In this post, I want to share some of the more common questions we get from students while they’re preparing for their Aeronautical Knowledge Text.
The LAANC program is a partnership between the FAA and companies in the drone industry. The FAA supplies the data, and the companies manage the software that lets you research and apply for authorization.
The LAANC program was created to make it a lot easier both for drone pilots to request airspace authorization and for the FAA and local airport managers to approve the requests. People used to call the airports directly to ask for permission, and that was a mess. Ultimately, it became quite a burden for the local airport managers to understand and process these requests as they came in.
So LAANC fixes all of that. It automates the airspace authorization process and is available at over 700 airports across the U.S. for both non-recreational and recreational drone pilots who are looking to fly in controlled airspace.
Here’s the full list of LAANC service providers:
LAANC gives drone pilots the ability to apply for near-instant airspace authorization using a mobile/web application.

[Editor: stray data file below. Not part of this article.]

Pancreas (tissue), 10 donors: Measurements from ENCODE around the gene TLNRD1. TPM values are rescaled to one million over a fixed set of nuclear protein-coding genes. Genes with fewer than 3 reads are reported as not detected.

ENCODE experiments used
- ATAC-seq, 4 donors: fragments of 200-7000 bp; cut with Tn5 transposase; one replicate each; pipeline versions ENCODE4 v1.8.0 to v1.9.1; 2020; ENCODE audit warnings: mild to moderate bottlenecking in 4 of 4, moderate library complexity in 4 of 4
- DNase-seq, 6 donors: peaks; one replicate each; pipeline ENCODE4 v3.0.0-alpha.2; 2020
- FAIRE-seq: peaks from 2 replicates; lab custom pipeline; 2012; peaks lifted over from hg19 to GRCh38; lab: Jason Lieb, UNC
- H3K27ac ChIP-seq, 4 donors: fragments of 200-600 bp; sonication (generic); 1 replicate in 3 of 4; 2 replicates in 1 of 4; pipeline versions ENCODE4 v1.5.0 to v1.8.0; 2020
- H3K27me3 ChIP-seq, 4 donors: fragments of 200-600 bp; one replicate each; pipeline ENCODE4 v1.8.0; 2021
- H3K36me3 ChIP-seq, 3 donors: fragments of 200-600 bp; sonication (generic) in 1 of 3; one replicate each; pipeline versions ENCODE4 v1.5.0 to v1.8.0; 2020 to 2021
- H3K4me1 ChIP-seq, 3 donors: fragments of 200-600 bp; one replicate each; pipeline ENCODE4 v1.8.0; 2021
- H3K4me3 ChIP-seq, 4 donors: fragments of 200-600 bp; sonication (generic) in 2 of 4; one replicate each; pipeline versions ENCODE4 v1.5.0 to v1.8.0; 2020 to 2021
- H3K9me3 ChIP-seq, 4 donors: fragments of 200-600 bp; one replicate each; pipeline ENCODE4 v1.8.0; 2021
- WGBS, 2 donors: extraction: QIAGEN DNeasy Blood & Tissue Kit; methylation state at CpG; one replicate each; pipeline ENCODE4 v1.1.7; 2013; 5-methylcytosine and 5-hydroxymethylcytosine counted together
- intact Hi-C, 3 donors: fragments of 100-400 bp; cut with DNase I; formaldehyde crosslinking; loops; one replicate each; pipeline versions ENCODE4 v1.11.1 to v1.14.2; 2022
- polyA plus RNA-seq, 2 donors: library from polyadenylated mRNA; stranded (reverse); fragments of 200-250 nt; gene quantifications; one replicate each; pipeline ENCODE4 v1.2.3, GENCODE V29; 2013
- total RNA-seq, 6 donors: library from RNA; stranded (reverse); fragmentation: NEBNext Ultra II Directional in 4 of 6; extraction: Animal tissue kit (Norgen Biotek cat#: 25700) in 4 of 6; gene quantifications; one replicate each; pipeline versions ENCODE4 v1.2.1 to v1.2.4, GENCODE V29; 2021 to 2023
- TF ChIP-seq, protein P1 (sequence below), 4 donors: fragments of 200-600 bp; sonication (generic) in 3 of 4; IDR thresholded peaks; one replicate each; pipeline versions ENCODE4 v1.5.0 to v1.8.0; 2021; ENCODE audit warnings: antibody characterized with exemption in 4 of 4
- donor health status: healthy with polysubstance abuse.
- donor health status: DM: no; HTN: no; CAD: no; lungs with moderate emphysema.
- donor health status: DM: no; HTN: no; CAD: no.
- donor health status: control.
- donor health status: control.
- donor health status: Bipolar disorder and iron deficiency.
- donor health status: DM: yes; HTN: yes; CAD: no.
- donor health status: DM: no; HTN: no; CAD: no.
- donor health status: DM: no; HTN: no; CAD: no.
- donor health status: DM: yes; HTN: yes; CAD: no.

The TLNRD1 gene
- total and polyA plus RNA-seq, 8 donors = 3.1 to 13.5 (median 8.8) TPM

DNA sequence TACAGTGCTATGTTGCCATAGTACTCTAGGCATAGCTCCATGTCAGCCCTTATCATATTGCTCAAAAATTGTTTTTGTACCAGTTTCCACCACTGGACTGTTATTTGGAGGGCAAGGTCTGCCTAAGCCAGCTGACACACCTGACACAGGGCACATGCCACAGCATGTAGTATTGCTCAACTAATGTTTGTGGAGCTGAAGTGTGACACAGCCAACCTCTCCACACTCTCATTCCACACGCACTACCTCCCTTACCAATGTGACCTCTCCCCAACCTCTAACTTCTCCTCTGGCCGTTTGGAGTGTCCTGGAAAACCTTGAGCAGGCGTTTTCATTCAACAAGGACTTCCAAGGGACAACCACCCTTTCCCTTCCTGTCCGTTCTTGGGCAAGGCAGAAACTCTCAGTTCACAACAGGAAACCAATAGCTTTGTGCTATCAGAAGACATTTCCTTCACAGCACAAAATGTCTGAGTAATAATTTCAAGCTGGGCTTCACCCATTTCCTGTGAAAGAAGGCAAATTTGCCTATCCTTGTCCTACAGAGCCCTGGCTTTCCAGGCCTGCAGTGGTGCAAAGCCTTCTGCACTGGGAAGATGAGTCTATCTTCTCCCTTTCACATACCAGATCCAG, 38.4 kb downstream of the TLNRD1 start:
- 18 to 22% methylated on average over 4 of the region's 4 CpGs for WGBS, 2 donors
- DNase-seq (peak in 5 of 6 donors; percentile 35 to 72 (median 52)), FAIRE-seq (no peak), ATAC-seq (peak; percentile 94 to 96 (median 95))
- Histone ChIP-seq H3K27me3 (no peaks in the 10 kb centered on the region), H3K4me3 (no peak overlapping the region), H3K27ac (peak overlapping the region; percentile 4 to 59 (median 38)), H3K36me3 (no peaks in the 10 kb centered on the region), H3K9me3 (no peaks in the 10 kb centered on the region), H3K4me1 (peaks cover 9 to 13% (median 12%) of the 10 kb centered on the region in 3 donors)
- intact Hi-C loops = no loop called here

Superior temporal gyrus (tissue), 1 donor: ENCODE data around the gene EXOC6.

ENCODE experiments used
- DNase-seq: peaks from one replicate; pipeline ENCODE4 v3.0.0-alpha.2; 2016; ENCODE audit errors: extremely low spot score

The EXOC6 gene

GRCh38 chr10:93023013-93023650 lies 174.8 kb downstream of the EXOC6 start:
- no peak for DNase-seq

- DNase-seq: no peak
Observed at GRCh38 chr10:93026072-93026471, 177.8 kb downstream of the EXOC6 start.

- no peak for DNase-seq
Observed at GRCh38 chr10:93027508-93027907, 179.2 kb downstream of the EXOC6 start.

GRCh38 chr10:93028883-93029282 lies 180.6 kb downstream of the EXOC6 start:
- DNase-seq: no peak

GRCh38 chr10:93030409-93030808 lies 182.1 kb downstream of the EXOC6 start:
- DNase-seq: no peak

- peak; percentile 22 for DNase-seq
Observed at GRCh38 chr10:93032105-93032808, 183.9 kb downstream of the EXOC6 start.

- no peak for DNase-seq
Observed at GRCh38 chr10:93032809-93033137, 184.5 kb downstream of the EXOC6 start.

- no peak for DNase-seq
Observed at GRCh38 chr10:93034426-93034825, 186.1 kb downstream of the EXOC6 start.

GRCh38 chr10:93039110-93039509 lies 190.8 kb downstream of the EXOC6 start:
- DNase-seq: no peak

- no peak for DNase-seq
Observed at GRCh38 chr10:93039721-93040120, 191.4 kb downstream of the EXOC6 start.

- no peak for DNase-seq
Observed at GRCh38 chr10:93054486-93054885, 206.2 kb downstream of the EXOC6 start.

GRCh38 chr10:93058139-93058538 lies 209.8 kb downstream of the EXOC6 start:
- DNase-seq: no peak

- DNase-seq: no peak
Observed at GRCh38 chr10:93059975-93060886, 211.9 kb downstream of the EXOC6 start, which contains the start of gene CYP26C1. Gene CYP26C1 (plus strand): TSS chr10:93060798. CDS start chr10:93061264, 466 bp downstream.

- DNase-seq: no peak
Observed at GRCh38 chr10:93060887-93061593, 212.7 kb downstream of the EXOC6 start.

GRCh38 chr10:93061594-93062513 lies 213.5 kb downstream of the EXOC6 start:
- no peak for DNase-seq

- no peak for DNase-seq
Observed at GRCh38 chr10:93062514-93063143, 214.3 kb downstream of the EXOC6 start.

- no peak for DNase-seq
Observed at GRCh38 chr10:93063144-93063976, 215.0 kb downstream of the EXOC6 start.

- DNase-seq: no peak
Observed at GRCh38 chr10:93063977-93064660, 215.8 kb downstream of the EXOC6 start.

How does LAANC work?
It’s remarkably easy. You open up an app, put in your mission details, and request access.
Here’s a link to our LAANC authorization guide.
Eventually, these new instant authorizations will most likely be incorporated into a larger Unmanned Traffic Management (UTM) system, which will enable the safe operation of drones in what are becoming more and more crowded skies.
What kind of VHR / airband radio should I buy?
Here’s a response we received directly from the FAA:
Unless your airspace authorization or waiver documentation specifically requires you to have two-way radio communications, you would not need that either. Although I still believe you should carry one as a tool to mitigate risk.
So, to clarify, you don’t need to purchase a radio, but having one allows you to tune into aircraft chatter for stronger situational awareness if you plan on regularly flying near manned aircraft traffic.
I have a question about drone registration…
Yes, the drone registration process is straightforward, but we get a lot of questions about where to put the registration number, how to register your drone under a company instead of an individual pilot, etc.
Check out our YouTube video for more information:
Should I get drone insurance? What are your recommendations?
Yes, if you’re flying a drone commercially under Part 107, even though the FAA doesn’t require insurance, the market demands it, and you’d be a fool to bring a flying lawnmower into the air without insurance 🙂 We put together a free insurance guide here.
And check out SkyWatch.ai for on-demand insurance starting $5/hour. Much easier (and cheaper) than working with an insurance broker and underwriter to create an annual plan.
What options do I have to research airspace and Sectional Charts?
Here’s a list of the top tools our students are using to research airspace: